An attack from Schwaben Redoubt was met by machine-gun fire but a party of about fifty men reached a trench near Stuff Redoubt, finding it empty and about 200 men reached an artillery position in a fold known as Artilleriemulde (Boom Ravine), in front of the Grandcourt Line and more troops arrived 300 yd (270 m) to the north. By 10:00 a.m. the breakthrough on the 26th Reserve Division front had made Thiepval vulnerable to an attack from the redoubt, which would make the village untenable. Soden ordered Auwäter to recapture the redoubt and sent a battalion of Bavarian Reserve Infantry Regiment 8 (BRIR 8) as a reinforcement. Auwäter ordered the counter-attack to begin immediately by three groups, from the north-east, east and south-east, to forestall an Irish wheeling movement against Thiepval and Ovillers. II Battalion, BRIR 8 (Major Roesch) comprising Group 3 was to attack from Stuff Redoubt but delays caused to message runners and the British bombardment delayed the advance from Irles.
Crews of 4 Squadron Royal Flying Corps (RFC) observed the attack of the 36th Division beyond the German front line, where it was out of view from the British lines. At 2:00 p.m., an observer reported that German artillery from Grandcourt to Courcelette, was retiring and at 4:30 p.m., that there was no sign of German troops massing against the redoubt. After an hour, the 36th Division was reported still to be holding The Crucifix, south-east of the redoubt. The rest of the counter-attack force was ordered not to wait and Oberstleutnant Bram reached Stuff Redoubt to command the attack during the afternoon, having had to move on foot via Courcelette through the British bombardments. Moving around the redoubt was difficult due to the number of shells that had been fired into the area, tearing up the ground, the maze of trenches and the constant British barrage. Bram found an intact observation post and from it saw British troops just in front of the second position and troops of the 5th Company, BRIR 8 and Machine-Gun Marksman Detachment 89 (M-GMD 89). Groups 1 and 2 were nearly ready to attack but Group 3 was still struggling forward, the 8th Company going astray into the 51st Brigade area. Bram set up headquarters on the steps of a dug out full of wounded but could see little from Stuff Redoubt because of smoke and dust. Bram set the counter-attack for 4:00 p.m. and managed to liaise with Major Bayerköhler the Group 2 commander and the local artillery commander.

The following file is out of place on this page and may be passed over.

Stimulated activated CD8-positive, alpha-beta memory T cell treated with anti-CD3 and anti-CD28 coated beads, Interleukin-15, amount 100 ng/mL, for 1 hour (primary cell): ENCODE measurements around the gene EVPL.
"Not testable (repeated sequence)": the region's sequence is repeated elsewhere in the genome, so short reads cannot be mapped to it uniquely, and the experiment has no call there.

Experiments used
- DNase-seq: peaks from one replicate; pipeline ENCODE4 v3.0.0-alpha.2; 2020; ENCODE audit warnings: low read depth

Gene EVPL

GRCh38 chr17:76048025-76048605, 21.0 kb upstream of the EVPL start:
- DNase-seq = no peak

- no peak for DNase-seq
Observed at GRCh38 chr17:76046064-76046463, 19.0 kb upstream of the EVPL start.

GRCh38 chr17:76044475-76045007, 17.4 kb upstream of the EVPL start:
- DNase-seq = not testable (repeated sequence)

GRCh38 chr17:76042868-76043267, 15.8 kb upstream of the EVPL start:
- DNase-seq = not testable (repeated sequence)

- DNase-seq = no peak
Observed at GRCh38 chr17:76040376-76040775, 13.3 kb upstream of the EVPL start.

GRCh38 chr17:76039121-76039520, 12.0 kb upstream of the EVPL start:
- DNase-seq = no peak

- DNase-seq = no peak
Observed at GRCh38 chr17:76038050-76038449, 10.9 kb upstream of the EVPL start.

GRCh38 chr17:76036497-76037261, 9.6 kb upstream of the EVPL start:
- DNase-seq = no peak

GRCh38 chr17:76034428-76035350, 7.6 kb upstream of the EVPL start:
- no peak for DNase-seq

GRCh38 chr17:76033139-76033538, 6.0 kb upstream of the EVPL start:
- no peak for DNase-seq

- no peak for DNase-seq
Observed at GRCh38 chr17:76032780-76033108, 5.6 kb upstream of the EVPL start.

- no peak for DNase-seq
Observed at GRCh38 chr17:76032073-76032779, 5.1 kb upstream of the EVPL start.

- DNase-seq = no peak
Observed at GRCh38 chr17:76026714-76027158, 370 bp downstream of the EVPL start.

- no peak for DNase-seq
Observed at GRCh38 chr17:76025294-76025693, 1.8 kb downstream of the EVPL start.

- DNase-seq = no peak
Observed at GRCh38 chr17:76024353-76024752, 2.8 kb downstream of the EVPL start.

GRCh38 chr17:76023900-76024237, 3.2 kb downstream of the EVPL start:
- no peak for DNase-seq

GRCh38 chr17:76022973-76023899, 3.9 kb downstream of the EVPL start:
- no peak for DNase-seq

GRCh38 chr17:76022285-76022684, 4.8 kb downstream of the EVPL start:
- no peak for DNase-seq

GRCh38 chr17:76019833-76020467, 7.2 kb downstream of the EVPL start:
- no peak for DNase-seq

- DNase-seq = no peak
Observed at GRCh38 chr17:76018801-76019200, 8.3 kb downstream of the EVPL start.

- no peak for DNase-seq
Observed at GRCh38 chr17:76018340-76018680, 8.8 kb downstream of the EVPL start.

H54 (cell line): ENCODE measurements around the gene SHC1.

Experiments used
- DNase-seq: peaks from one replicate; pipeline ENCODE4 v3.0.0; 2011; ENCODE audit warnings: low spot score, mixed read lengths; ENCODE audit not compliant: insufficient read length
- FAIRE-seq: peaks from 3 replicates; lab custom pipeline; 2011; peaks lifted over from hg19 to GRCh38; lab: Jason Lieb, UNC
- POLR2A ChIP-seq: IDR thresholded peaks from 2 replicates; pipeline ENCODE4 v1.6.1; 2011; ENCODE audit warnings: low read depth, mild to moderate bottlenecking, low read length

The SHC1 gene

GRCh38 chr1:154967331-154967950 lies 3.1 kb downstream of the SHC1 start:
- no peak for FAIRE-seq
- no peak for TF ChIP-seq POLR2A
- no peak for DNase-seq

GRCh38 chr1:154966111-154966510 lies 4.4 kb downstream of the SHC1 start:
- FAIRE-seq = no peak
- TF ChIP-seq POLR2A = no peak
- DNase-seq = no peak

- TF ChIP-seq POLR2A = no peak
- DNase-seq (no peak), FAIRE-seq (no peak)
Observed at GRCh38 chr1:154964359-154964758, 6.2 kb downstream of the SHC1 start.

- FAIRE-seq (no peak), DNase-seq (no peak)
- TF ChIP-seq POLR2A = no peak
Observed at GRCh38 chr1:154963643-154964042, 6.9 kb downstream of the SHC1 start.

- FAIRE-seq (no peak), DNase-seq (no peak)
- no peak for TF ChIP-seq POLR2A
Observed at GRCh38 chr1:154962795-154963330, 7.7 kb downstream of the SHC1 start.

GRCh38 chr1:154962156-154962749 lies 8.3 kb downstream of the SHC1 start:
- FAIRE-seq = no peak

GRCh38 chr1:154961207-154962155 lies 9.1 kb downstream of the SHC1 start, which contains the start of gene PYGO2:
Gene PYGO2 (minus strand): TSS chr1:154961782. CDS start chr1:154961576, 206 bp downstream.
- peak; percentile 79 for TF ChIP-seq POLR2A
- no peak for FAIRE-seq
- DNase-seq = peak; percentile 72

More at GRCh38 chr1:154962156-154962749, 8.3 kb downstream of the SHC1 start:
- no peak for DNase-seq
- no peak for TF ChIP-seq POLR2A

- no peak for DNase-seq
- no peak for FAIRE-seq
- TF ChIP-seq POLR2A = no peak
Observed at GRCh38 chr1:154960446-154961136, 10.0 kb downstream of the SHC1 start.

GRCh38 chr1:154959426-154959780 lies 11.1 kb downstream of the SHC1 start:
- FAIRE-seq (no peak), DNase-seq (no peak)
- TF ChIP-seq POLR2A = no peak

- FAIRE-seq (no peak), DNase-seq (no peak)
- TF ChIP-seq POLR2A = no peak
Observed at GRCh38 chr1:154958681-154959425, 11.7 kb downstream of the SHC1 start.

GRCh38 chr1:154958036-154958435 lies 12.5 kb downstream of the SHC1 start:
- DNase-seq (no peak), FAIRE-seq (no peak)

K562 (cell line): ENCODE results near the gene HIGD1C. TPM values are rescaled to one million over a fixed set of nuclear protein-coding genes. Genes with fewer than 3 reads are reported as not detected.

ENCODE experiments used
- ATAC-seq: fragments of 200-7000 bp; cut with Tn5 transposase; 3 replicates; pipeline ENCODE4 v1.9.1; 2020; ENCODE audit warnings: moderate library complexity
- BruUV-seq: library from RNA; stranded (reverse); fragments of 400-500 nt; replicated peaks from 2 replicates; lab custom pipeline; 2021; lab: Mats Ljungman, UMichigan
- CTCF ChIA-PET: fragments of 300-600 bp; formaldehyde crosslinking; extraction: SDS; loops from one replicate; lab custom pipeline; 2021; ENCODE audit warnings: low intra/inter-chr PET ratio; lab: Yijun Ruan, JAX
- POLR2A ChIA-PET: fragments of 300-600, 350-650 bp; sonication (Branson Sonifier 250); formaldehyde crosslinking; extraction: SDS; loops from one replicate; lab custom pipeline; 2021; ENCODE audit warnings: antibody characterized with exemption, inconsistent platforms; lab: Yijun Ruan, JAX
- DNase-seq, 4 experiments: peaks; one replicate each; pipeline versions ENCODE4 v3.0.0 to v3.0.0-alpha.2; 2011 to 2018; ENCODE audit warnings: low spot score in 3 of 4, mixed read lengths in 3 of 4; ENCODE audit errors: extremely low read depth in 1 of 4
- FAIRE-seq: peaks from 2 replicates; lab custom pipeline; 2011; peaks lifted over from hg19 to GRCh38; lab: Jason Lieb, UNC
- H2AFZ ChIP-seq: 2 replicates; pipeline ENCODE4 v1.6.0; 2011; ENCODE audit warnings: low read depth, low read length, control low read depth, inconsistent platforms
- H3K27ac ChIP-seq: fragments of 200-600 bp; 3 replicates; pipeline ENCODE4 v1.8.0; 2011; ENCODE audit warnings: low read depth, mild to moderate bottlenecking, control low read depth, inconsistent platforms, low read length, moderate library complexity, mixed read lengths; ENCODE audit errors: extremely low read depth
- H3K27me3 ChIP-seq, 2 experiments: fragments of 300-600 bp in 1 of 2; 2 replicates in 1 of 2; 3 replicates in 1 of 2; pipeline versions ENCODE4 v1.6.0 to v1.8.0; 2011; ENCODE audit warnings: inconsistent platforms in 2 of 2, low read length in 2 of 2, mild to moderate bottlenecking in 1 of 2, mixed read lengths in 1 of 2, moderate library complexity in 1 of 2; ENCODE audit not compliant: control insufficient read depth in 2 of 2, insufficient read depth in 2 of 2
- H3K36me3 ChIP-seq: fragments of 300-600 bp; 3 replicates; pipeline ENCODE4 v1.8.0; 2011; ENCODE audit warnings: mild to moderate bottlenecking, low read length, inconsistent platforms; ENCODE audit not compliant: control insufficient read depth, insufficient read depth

At 3:40 p.m. orders sent by another officer, reached the 2nd Recruit Company which attacked the Hansa Stellung (Hansa Position) independently but was seen by Bayerköhler who ordered Group 2 to join in. The 9th and 10th Company BRIR 8 were to remain in Zollern Redoubt as a defence force and the rest of the men were to assemble around Stuff Redoubt, made most difficult by the constant British artillery-fire. The attack was met by machine-gun fire, bogged down and Bayerköhler was killed. Soden sent more orders to Bram to attack immediately but movement for both sides was extremely difficult and they were cut off from reinforcements. Bram reported at 7:39 p.m. that the 36th Division was across Auwärter Trench and the Thiepval–Grandcourt road facing east. Orders had been issued but contact had been lost with Group 1, Group 3 was still invisible and no reserves remained to counter-attack Schwaben Redoubt. Parties had been sent out to find the I and III battalions of BRIR 8 and reinforcements were requested.
The three recruit companies of IR 180 advanced in lines, from Grandcourt, along the lower slopes of the ridge, to the Hansa Stellung and then began to bomb up the line towards Schwaben Redoubt. The British troops in Artilleriemulde were overrun and captured or killed. In the centre, the counter-attack began from Staufen-Feste (Stuff Redoubt), with three companies of BRIR 8 but was promptly engaged by British artillery and forced under cover. The advance was continued along Hessen Weg, which led from Courcelette to Thepval and then moved into the open opposite the south-eastern corner of Schwaben Redoubt. The fourth company of the battalion, had been intended to move along Hessen Weg, so joined the other three companies. By 6:00 p.m., troops in the original front line near St. Pierre Divion, had bombed southwards and recovered some of the captured front line. The advance up the Hansa Stellung had reached the north face of the redoubt and then been repulsed.
By 7:00 p.m. another rush on the south-eastern corner by IR 180 failed and more piecemeal attacks from all round the redoubt were driven off, with many casualties. Messages were sent back to the 26th Division headquarters for a bombardment and at 9:00 p.m., the divisional artillery began to fire on the redoubt, from the north-east to the south-east for one hour. The German infantry attacked again, supported by two battalions of IR 185, which had arrived from reserve at Beugny at about 10:00 p.m. and attacked from Stuff and Zollern (Goat) redoubts. In costly hand-to-hand fighting, the Germans recaptured the redoubt in about thirty minutes, finding it strewn with about 700 Irish dead. By midnight the ridge had been re-occupied and two more battalions of IR 180 had arrived and moved to the Hansa Line and the redoubt, available to reinforce the front line from Thiepval to the Ancre.